It’s official: vaccinations have finally begun in the U.S.
The moment we’ve all been waiting for since the pandemic first hit has finally come to fruition. The U.S. has officially started vaccinating for Covid-19.
Nevada’s first official vaccination happened yesterday morning at University Medical Center in Las Vegas. The Pfizer vaccine was given to ICU nurse Roshele Ward, who has been on the front lines of the pandemic.
The medical center received its first doses early Monday morning and promptly began administering the first vaccines. About 200 UMC frontline healthcare workers had already been vaccinated by that afternoon.
“Today is a historic and exciting day for UMC and our community and our first responders,” said UMC CEO Mason Van Houweling at a press conference. “We’re really excited. We really had tears in our eyes as the vaccine arrived here at UMC today… The solution is here, it’s been a long road, and we’re very excited.”
Vaccinations will continue throughout the week, prioritizing frontline healthcare workers and residents of long-term care facilities. Governor Sisolak confirmed the arrival of more vaccines in Northern Nevada Monday afternoon. The state is expected to receive over 164,000 doses of the vaccine by the end of December.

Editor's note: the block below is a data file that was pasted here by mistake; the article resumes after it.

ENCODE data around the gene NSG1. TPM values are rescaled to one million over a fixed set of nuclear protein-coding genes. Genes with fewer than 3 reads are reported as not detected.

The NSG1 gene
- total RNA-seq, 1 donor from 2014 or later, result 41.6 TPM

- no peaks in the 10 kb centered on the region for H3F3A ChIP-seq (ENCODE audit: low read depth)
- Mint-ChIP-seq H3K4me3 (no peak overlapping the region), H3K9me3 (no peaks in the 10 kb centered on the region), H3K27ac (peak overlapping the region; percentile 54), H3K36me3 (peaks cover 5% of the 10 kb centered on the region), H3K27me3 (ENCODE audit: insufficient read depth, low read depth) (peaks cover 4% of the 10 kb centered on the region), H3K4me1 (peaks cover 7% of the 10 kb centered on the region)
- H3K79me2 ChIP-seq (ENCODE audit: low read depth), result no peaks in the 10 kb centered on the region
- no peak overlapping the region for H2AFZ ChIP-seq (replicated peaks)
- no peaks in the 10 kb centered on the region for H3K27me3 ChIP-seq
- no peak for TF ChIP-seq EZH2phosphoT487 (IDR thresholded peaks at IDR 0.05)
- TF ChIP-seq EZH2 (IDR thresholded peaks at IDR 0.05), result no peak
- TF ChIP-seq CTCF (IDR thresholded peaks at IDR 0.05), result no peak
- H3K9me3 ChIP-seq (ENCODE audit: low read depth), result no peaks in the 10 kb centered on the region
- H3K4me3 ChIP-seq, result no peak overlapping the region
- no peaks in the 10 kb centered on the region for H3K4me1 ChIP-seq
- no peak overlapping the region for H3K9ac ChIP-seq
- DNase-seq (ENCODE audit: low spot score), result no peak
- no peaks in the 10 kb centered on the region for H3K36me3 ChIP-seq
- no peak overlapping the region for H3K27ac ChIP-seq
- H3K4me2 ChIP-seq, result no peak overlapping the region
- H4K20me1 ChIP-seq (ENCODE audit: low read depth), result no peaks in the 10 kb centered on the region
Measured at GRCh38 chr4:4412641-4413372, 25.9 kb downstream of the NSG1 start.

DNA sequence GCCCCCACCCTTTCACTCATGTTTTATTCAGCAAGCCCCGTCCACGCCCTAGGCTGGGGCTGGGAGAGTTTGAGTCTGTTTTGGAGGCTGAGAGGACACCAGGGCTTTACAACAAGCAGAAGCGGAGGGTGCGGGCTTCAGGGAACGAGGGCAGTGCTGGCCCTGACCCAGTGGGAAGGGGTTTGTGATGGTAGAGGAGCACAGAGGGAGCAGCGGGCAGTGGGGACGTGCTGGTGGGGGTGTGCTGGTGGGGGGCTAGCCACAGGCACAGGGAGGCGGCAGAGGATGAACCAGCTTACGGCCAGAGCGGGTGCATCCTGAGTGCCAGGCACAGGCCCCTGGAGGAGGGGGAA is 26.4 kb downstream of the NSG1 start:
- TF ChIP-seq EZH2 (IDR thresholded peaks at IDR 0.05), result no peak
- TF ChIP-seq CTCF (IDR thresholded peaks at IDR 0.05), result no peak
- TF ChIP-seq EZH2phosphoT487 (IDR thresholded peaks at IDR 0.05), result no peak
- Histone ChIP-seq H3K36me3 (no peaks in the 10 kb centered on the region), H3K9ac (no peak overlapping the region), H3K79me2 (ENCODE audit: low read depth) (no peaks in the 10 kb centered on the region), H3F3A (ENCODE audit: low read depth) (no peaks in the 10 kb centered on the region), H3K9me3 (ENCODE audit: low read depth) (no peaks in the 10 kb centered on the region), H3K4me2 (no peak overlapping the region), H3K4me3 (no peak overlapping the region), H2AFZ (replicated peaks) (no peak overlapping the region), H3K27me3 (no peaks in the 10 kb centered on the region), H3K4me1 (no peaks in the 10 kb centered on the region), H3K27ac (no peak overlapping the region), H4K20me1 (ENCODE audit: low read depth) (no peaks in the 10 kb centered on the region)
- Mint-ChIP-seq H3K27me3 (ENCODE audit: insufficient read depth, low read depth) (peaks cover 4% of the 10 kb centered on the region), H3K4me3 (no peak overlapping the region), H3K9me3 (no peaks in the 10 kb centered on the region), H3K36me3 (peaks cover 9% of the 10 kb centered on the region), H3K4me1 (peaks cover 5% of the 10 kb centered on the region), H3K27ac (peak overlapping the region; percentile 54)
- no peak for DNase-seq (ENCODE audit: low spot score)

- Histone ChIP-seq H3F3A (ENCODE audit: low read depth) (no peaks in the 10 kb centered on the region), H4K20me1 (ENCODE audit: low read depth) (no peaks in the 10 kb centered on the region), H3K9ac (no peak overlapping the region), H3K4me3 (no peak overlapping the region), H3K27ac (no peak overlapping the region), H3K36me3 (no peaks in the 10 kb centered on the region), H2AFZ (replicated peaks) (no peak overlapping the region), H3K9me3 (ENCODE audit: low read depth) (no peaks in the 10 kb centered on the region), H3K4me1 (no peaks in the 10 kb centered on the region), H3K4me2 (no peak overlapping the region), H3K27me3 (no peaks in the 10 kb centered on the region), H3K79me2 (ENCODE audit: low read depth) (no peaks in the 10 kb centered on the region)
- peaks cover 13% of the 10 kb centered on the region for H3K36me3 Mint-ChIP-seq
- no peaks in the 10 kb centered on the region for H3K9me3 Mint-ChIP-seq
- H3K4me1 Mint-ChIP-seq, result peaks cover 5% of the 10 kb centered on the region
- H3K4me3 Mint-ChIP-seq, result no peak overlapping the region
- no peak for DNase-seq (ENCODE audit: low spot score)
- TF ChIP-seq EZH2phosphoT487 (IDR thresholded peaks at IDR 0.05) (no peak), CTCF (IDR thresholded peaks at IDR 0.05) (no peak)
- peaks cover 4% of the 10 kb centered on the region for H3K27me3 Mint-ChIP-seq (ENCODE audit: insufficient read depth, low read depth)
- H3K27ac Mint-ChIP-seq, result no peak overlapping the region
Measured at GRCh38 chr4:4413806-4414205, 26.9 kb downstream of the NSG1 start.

It will be a little while before vaccines are available to the general public, but UMC’s Van Houweling predicts that rollout could happen as early as late January or February and “no later than March” for the general population.
The U.S. Food and Drug Administration issued an emergency use authorization for the Pfizer vaccine on Friday, allowing for its distribution nationwide. It’s the first to be approved by the FDA, and is currently only recommended for individuals 16 and older. Also in the works is the Moderna vaccine, which will be reviewed by the FDA this Thursday at a Vaccine Advisory Committee Meeting.
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